First-Aid Supplies—Mountaineers should always be prepared for an emergency. As a result, you should always keep a basic first-aid kit in your pack. We like this Medical Kit from Adventure Medical Kits. Equipped with trauma pads, elastic bandages, medications for allergic reactions, pain, and fever, and hospital-quality shears and precision forceps, this small kit has everything you need to mitigate a dangerous situation.
Hydration—Hydration is of utmost importance while climbing in the Teton Range. Opt for an insulated hydration system to ensure temperature-controlled water. We like the Skarab 24 Hydration Pack from Osprey; the 2.5 liter reservoir features an extra-wide clip for easy access, cleaning, and refills. If you’re embarking on an extended trip, consider bringing along a Water Filter Kit or Purification Tablets.
Don’t Take Safety for Granted
While the novice mountaineer may risk getting in over their heads, veteran mountaineers also have a risk of growing overconfident and over-learning lessons that may backfire in unusual situations. We’re not about judging, and there’s no way to be 100% safe, but stay diligent and mindful while exploring the Tetons or other mountain ranges.
Most of you are reading this because you love mountaineering. Sure, the Teton Range has some of the best climbing and hiking in the country—but that’s not all this beautiful landscape has to offer. The Range has hidden waterfalls, stunning lakes, and one-of-a-kind places to spot wildlife. Below, we have detailed our five favorite off-the-beaten-path destinations for when you want a break from scrambling up the rock face.
Climbing and mountaineering foster a sense of love and appreciation for nature. Understanding the history of this titanic range is part of its lure; knowing where these towering peaks come from is necessary for a wholly fulfilling climbing experience.
Humans have inhabited the Tetons for more than 11,000 years. The first humans were migratory hunter-gatherers who spent summer months in Jackson Hole and winter months in valleys west of the Teton Range. White American explorers first entered the region in the very early 19th century. They encountered the Shoshone people, who lived in the mountains of the greater Yellowstone region. At the same time, the Lewis and Clark Expedition passed well north of the Grand Teton region, bringing fur trade as they travelled to the Pacific Ocean. One map suggests the expedition entered the Teton Range from the northeast, crossing the Continental Divide at Togwotee Pass or Union Pass.
John Coulter, a member of the Lewis and Clark Expedition, broke off early from the group in order to engage in fur trading. He is widely considered to be the first “mountain man,” and he stayed in the area for the profitable fur trapping. The region was known for its high number of beavers and other fur-bearing animals. This industry formed the Rocky Mountain Fur Company in the mid-1802s, which was overseen by David Edward “Davey” Jackson—one of the area’s many namesakes.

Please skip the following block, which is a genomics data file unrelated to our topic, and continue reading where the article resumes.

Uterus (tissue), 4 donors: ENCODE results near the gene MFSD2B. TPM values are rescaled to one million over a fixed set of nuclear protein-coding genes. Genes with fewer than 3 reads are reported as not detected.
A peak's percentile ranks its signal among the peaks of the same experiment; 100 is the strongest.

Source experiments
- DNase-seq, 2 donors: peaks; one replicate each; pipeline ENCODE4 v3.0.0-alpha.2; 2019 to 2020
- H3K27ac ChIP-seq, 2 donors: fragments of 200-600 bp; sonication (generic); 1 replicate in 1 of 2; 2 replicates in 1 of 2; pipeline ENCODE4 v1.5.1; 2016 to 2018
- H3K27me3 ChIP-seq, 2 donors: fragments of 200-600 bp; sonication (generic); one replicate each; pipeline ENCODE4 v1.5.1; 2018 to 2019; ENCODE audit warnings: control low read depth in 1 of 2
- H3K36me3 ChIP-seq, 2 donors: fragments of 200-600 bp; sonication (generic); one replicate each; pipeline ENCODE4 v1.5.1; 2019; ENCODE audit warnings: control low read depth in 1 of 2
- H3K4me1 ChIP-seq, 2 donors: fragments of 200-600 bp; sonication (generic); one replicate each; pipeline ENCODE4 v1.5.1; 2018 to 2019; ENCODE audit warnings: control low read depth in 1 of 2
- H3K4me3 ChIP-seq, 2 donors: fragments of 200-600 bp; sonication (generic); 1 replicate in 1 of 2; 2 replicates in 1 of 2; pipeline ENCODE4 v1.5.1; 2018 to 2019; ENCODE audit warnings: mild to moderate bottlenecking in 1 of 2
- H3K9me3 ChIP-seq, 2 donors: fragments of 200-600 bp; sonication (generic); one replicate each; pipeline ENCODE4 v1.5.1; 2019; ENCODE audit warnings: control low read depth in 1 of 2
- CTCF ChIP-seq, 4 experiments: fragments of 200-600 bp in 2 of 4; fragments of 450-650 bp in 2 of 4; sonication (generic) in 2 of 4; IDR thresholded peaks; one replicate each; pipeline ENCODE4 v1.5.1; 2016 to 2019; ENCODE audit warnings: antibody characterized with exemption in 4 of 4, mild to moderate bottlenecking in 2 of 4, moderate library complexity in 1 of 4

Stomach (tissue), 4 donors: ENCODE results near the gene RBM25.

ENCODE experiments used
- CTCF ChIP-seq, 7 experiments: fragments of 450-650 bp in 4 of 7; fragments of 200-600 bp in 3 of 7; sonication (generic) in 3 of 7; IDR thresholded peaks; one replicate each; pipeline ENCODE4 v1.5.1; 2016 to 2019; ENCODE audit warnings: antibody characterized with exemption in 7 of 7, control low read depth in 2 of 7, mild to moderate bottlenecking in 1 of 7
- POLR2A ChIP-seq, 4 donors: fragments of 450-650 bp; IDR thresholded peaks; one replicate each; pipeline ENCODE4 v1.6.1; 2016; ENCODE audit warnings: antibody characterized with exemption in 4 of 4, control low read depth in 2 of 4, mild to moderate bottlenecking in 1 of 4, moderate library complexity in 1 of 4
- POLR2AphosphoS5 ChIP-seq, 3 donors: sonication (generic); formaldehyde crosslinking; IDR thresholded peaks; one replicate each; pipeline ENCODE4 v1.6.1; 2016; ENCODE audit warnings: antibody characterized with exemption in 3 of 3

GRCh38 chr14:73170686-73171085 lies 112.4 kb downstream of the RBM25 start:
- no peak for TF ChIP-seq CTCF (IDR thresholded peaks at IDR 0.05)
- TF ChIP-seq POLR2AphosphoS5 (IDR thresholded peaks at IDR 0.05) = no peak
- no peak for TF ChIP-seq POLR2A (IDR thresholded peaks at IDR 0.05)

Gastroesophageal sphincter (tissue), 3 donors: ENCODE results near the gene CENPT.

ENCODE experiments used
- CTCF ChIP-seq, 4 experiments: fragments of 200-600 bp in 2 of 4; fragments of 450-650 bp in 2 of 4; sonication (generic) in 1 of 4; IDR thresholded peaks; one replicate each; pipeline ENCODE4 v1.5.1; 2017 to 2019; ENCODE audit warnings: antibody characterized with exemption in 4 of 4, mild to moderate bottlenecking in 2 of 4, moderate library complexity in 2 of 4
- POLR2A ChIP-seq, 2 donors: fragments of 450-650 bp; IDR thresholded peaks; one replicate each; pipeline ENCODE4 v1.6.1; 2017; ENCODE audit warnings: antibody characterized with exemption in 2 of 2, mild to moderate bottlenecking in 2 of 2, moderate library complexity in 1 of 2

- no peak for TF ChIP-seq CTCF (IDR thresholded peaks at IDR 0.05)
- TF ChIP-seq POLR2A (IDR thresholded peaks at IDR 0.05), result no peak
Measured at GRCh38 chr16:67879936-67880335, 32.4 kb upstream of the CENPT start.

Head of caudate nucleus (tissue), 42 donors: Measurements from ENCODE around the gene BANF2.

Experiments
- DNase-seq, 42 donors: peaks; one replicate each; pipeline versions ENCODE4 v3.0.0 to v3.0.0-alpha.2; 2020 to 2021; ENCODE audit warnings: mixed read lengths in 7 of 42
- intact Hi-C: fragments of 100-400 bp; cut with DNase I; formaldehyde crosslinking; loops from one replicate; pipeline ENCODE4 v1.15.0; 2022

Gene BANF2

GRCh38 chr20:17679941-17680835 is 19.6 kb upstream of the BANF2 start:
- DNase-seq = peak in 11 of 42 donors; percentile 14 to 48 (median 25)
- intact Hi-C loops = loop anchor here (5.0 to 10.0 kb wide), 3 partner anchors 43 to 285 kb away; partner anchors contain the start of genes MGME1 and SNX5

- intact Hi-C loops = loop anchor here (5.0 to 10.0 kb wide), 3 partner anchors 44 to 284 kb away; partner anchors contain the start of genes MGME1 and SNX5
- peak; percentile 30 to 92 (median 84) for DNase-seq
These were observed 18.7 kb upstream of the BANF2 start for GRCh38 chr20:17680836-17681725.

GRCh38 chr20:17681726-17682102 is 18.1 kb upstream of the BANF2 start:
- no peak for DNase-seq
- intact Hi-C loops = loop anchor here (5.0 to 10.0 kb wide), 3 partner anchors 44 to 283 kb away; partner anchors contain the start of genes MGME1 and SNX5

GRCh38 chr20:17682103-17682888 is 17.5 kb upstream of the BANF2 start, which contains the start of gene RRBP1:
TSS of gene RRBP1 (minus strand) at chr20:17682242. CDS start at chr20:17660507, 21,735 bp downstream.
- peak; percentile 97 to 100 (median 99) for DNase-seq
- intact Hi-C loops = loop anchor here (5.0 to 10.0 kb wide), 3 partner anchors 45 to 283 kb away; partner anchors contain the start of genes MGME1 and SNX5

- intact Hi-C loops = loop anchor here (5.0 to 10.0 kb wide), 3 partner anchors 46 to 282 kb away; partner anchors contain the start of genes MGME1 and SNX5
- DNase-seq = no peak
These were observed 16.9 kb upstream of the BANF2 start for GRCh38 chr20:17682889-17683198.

The first U.S. Government-sponsored expedition was the Raynolds Expedition of 1860. They were charged with exploring the Yellowstone region, but encountered difficulties in crossing mountain passes due to snow. Shortly thereafter, Yellowstone National Park was established (1872), and by the close of the 19th century, conservationists were advocating to expand the boundaries to include the Teton Range. After congressional approval, President Calvin Coolidge signed the executive order establishing Grand Teton National Park in February of 1929.
As with most adventure sports, mountaineering comes with its own language. From essential gear names to types of terrain, it is imperative to have your fundamental terms memorized before embarking on a trip—especially if that trip is in the Tetons. Below are a few important terms to prepare for your first few days on the wall.
Anchor—This is the point at which the rope is secured to snow, ice, or rock, providing protection against a fall. Any individual anchor point must be able to hold a fall.
Approach—The nontechnical section of a climb that leads to the technical part.
Belay—A safety technique wherein a stationary climber provides protection by means of ropes, anchors, and breaking devices or techniques. This is meant to help and stabilize the ascending or descending partner.
Boulder—A climb on a difficult but short rock pitch. A potential fall is of minimal consequence.
Cairn—A pile of rock or wood used to mark a particular route.
Carabiner—An aluminum device (of various shapes) with a spring-loaded gate. Climbers must thread the climbing rope through the carabiner to connect to protection or to provide connections with an anchor.
Edging—A climbing technique wherein the edges of the climbing shoes are used to stand on small footholds.
Free climb—A climb using only one’s hands and feet; without artificial aids.
Free solo—A free climb without a belay rope.
Headwall—The upper section of a mountain where the terrain is steeper.
Pitch—A section of climbing between two belay points.
Scramble—Easy, unprotected climbing.
Scree—Small, loose rocks. This is difficult to ascend.
Mountaineering vs. Rock Climbing Terminology
Given that mountaineering includes navigating and surviving mountainous conditions–as well as rock climbing–it’s no surprise that this is an incomplete list. Our glossary of mountaineering terminology is still a work in progress. Looking for more information specifically about the terminology of rock climbing? Here’s a good video you can watch: